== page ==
Geneva Hearing Services - Geneva, IL

Hand holding hearing protection earmuffs that can prevent hearing loss.

Chances are you’ve already noticed that you don’t hear as well as you used to. Normally, we don’t even realize that our choices are negatively impacting our hearing.

Many types of hearing loss are avoidable with a few simple lifestyle changes. What follows are 6 secrets that will help you preserve your hearing.

1. Regulate Your Blood Pressure

Consistently high blood pressure is not okay. A study determined that people with above-average blood pressure are 52% more likely to have hearing loss, not to mention other health problems.

Reduce damage to your hearing by taking actions to lower your blood pressure. Don’t ignore high blood pressure or wait to consult a doctor. Following your doctor’s guidance, managing stress, eating a healthy diet, and getting regular exercise are all parts of blood pressure management.

2. Quit Smoking

There are plenty of reasons to quit smoking, here’s another: Hearing loss is 15% more likely to affect smokers. What’s even more surprising is that there’s a 28% higher probability of someone experiencing hearing issues if they are regularly exposed to second-hand smoke. Even if you go away from the room, smoke hangs around for long periods of time with harmful consequences.

If you smoke, protect your hearing and think about quitting. Take measures to minimize your exposure to second-hand smoke if you spend time around a smoker.

3. Keep Your Diabetes in Check

Diabetes or pre-diabetes impacts one out of four adults. A pre-diabetic person is highly likely to get diabetes within 5 years unless they make significant lifestyle changes.

High blood sugar harms blood vessels, which makes it very hard for them to effectively transport nutrients. Compared to a person who doesn’t have diabetes, a diabetic person has more than twice the chance of developing hearing loss.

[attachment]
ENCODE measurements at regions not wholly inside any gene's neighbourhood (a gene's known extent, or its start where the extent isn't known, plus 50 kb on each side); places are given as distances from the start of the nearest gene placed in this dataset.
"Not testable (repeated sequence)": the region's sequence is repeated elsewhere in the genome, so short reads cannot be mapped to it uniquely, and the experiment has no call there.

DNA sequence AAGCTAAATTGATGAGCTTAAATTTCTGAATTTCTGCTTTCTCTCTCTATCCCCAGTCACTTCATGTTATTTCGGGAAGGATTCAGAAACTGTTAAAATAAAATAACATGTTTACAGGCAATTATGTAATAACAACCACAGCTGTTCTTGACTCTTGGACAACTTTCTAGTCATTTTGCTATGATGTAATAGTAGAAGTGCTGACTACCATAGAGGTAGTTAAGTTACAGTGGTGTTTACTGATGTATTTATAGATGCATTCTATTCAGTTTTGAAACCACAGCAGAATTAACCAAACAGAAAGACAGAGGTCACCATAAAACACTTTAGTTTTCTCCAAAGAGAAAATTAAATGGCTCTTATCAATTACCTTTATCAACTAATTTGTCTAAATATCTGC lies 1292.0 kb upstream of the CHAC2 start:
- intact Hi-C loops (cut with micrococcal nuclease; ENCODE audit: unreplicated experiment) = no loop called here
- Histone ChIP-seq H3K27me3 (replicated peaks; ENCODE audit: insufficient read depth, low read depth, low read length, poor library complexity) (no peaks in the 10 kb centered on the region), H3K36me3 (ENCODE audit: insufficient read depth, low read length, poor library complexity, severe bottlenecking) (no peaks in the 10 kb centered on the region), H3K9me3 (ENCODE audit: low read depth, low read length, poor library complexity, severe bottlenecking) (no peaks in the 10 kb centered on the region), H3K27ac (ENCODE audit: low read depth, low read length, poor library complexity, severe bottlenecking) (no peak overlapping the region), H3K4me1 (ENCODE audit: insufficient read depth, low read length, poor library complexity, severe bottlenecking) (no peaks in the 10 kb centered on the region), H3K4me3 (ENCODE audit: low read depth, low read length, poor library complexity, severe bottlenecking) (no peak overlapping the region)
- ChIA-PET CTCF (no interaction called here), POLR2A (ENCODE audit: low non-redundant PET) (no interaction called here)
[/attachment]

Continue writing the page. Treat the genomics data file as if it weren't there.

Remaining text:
If you have diabetes, take the steps required to correctly manage it. If you are at risk of getting type 2 diabetes, safeguard your hearing by making lifestyle changes to avoid it.

4. Lose Some Weight

This isn’t about body image or feeling good about yourself. It’s about your health. Hearing loss and other health conditions increase as your Body Mass Index (BMI) rises. A slightly obese woman (with a 30 to 34 BMI) has a 17% increased risk of developing hearing loss. For somebody with a BMI of 40 (moderate obesity), the risk rises to 25%.

Work to get rid of some of that extra weight. Something as simple as walking for 30 minutes each day can reduce your chance of hearing loss and prolong your life.

5. OTC Medications Shouldn’t be Overused

Certain over-the-counter (OTC) drugs can lead to hearing loss. The more frequently these drugs are taken over a long period of time, the higher the risk.

Medicines like acetaminophen, ibuprofen, naproxen, and aspirin are known to lead to hearing loss. Take these medicines in moderation and only with your doctor’s advice if you need to take them more frequently.

If you’re taking the recommended dose for the occasional headache, studies suggest you’ll most likely be fine. The danger of hearing loss increases up to 40% for men, however, when these drugs are taken on a day-to-day basis.

Your doctor’s orders should always be implemented. Your doctor may be able to recommend some lifestyle changes that will decrease your dependence on these medicines if you are taking them every day.

6. Eat More Broccoli

Broccoli is loaded with iron as well as important nutrients like vitamins C and K. Iron is vital to blood circulation and a healthy heart. Nutrients and oxygen are carried to your cells which helps keep them nourished and healthy, and iron is an important part of this process.

If you’re a vegetarian or eat very little meat, it’s important that you consume enough plant-based iron. The iron found in plants is not as bioavailable as the iron in meat so people in this group are more likely to be deficient in iron.

Pennsylvania State University researchers studied more than 300,000 individuals. Individuals who have anemia (extreme iron deficiency) are two times as likely, according to this research, to experience sensorineural hearing loss than people who have typical iron concentrations. Age-related irreversible hearing loss is what the technical term “sensorineural hearing loss” refers to.

Sound is picked up and sent to the brain by fragile little hairs in the inner ear which resonate with the frequency and volume of that sound. If poor circulation or an iron deficiency causes these delicate hairs to die they will never grow back.

You’re never too young to have your hearing examined, so don’t wait until it gets worse. Apply these steps to your life and reduce hearing loss.

The site information is for educational and informational purposes only and does not constitute medical advice. To receive personalized advice or treatment, schedule an appointment.
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